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Atherosclerosis. 2016 Feb;245:35-42. doi: 10.1016/j.atherosclerosis.2015.11.029. Epub 2015 Dec 2.

Apolipoprotein E4 association with metabolic syndrome depends on body fatness.

Author information

1
Adipocyte and Fat Biology Laboratory (AdipoFat), Unidad de Investigación Traslacional, Hospital Universitario Miguel Servet, Instituto Aragonés de Ciencias de la Salud (IACS), Zaragoza, Spain; Instituto de Investigación Sanitaria (IIS) Aragón, Zaragoza, Spain.
2
Instituto de Investigación Sanitaria (IIS) Aragón, Zaragoza, Spain; Unidad de Prevención Cardiovascular, Instituto Aragonés de Ciencias de la Salud (IACS), Zaragoza, Spain.
3
Adipocyte and Fat Biology Laboratory (AdipoFat), Unidad de Investigación Traslacional, Hospital Universitario Miguel Servet, Instituto Aragonés de Ciencias de la Salud (IACS), Zaragoza, Spain; Instituto de Investigación Sanitaria (IIS) Aragón, Zaragoza, Spain; CIBER Fisiopatología Obesidad y Nutrición (CIBERObn), Instituto Salud Carlos III, Madrid, Spain. Electronic address: jmarbones.iacs@aragon.es.

Abstract

BACKGROUND AND AIMS:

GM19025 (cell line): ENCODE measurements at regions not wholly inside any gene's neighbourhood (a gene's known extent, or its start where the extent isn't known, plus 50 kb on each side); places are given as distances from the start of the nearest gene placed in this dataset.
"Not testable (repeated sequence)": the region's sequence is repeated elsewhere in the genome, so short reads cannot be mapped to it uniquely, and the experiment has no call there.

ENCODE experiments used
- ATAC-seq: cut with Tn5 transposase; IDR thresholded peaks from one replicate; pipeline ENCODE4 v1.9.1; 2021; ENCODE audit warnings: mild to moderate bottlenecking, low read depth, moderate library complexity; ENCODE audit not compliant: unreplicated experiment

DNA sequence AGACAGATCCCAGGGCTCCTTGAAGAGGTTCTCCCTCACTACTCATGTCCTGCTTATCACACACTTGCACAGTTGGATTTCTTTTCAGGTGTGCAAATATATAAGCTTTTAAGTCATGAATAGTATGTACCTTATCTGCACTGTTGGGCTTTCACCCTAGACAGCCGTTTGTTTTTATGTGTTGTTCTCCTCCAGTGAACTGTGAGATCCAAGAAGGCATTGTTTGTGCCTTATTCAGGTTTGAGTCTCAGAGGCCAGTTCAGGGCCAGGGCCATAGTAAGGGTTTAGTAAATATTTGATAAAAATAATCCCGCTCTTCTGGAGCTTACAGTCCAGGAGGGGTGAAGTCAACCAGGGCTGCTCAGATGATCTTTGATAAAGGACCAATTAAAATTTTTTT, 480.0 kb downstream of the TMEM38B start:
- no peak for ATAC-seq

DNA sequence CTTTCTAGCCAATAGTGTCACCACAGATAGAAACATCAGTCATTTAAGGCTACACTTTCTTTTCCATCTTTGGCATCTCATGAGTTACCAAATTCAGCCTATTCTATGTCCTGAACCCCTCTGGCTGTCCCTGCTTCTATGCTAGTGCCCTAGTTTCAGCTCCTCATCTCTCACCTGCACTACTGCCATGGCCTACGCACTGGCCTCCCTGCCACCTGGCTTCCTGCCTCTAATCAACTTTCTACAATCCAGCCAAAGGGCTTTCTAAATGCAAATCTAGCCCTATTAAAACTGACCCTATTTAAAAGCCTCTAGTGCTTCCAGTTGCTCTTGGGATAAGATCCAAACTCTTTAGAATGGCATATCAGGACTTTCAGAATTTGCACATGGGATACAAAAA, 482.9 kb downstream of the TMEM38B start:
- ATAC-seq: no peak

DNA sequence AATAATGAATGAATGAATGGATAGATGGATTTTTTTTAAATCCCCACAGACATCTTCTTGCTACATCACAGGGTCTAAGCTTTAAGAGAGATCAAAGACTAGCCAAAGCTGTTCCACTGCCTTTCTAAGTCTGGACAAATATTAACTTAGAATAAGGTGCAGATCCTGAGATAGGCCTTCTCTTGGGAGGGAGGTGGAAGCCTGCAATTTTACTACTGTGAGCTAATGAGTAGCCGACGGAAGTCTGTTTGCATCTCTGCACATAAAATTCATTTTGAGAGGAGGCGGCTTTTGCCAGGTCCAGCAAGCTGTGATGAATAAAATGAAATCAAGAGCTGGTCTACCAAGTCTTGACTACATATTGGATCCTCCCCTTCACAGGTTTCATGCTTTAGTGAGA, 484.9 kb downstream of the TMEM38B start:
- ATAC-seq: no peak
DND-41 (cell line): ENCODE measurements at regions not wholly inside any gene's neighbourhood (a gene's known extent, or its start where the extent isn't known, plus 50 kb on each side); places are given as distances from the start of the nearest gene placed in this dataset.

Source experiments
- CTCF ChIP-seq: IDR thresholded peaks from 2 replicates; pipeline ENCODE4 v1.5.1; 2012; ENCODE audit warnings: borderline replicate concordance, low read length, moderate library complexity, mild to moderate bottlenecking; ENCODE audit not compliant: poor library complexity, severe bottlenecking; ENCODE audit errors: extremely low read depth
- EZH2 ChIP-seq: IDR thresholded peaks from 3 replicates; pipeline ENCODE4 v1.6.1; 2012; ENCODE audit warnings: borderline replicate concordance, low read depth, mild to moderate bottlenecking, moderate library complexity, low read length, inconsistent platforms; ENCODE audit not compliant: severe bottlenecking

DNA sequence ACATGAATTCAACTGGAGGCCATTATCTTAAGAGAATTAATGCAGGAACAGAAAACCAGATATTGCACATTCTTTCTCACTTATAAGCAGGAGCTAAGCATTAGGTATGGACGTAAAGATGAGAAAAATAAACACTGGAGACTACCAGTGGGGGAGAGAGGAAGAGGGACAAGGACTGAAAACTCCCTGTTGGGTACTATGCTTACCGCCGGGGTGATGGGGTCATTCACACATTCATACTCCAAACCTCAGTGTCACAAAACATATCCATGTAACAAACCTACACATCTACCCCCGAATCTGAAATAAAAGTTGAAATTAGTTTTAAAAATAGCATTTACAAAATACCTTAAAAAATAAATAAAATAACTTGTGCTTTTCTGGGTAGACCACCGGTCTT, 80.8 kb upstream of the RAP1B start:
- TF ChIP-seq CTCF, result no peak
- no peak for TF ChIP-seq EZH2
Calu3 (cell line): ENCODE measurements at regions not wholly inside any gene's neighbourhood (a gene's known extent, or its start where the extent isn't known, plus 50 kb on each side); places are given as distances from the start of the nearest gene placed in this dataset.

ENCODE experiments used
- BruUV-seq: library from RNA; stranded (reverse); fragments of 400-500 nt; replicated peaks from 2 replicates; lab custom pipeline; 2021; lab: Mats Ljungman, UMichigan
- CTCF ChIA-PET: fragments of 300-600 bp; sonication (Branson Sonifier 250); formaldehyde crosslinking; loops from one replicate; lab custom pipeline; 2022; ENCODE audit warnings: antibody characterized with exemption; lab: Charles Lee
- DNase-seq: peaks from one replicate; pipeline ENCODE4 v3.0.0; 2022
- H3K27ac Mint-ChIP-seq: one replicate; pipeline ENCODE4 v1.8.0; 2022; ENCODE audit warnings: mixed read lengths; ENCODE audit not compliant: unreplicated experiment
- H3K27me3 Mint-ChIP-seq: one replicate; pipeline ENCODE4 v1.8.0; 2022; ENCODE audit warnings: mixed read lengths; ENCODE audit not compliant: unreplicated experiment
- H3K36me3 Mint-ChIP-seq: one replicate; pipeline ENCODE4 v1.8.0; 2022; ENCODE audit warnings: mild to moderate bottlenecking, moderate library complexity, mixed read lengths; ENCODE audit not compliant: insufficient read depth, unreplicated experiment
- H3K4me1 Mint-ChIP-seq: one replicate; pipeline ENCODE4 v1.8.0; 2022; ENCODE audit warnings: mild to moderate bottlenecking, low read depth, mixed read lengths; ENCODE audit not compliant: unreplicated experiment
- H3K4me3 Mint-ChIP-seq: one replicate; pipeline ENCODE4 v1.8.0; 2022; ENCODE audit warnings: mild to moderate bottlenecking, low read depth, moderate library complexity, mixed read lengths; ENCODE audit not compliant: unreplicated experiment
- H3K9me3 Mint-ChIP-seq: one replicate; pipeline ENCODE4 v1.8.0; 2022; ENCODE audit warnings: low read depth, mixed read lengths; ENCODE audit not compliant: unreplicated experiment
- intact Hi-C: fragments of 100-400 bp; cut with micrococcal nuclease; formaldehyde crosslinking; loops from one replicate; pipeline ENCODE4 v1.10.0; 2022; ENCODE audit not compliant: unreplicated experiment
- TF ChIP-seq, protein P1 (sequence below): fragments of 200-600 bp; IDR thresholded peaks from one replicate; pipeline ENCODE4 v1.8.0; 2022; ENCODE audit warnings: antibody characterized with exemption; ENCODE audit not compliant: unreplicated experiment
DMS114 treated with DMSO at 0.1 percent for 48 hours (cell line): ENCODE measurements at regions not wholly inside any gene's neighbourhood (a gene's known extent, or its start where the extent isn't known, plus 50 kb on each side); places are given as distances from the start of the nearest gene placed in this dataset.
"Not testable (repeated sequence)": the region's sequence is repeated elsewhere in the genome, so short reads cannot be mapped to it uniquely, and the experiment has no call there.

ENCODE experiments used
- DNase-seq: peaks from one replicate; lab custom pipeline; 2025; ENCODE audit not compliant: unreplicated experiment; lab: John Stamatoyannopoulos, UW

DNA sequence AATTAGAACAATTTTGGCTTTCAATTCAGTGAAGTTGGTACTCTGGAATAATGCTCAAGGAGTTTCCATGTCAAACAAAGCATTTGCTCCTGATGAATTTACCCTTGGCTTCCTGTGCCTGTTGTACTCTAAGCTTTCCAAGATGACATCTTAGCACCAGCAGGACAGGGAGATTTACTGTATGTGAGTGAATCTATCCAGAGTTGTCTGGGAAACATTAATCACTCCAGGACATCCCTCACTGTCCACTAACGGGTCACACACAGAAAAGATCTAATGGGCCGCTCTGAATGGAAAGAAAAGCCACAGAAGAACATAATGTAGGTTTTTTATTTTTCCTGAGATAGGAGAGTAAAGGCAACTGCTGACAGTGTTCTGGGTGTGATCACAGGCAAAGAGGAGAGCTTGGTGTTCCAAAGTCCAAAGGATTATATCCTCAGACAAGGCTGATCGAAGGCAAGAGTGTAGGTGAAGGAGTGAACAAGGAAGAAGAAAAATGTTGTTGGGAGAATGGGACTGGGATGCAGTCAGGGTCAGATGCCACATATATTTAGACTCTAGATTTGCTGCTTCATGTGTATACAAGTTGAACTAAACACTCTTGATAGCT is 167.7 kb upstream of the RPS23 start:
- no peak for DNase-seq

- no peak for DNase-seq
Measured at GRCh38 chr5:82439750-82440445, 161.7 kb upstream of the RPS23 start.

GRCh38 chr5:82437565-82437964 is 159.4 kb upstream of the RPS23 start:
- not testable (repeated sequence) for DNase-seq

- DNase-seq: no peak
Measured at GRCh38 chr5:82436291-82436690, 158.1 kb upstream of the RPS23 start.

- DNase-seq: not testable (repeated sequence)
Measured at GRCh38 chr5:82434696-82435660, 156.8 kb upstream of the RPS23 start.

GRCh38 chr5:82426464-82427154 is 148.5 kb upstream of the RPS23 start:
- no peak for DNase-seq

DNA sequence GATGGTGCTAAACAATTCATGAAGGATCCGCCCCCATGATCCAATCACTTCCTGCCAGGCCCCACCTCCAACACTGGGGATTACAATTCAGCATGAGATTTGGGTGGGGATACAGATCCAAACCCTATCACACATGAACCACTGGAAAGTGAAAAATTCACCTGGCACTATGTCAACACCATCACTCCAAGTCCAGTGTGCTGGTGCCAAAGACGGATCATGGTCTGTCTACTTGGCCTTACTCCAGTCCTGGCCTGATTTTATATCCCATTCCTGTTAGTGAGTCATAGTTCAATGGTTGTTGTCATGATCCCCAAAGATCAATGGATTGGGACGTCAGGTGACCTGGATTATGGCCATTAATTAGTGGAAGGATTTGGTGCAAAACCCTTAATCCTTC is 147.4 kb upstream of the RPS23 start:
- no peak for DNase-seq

The human Apolipoprotein E (APOE) gene is polymorphic. The APOE*4 allele is a risk factor for cardiovascular disease and could contribute to the development of the metabolic syndrome (MetS) as it may affect all MetS components. We hypothesize that the common APOE4 polymorphism differentially regulates MetS risk and that this association might be modulated by body fatness.

METHODS & RESULTS:

We used body mass index (BMI) as surrogate of fatness and cross-sectionally studied the prevalence of MetS in 4408 middle-aged men of the Aragon Workers Health Study (AWHS). Our analysis revealed i) a gene dose-dependent association between APOE*4 allele and increased risk for MetS, ii) this association primarily derived from the overweight subjects. For these individuals, the MetS risk was higher in APOE*4 carriers than in non-carriers (Odds Ratio = 1.31; 95% CI, 1.03-1.67). Additionally, we examined 3908 healthy young individuals from the Coronary Artery Risk Development in Young Adults (CARDIA) cohort, followed-up for 25 years. Compared with APOE*4 non-carriers, APOE*4 presence significantly increased the risk of developing MetS (Hazard Ratio, 1.12; 95% CI, 1.00-1.26). Again, an interplay between APOE*4 and the longitudinal development of fatness towards the onset of MetS occurred throughout the study. For individuals with BMI gain below the median, the cumulative onset rate of MetS was significantly higher in APOE*4 carriers than in the non-carriers (HR, 1.29; 95% CI, 1.07-1.55).

CONCLUSIONS:

Carrying APOE*4 alleles increases MetS in a dose-dependent manner, characterizing individual's APOE genotype might help identify at-risk subjects for preventive intervention.

KEYWORDS:

APOE4; AWHS; CARDIA; Metabolic syndrome

[Indexed for MEDLINE]

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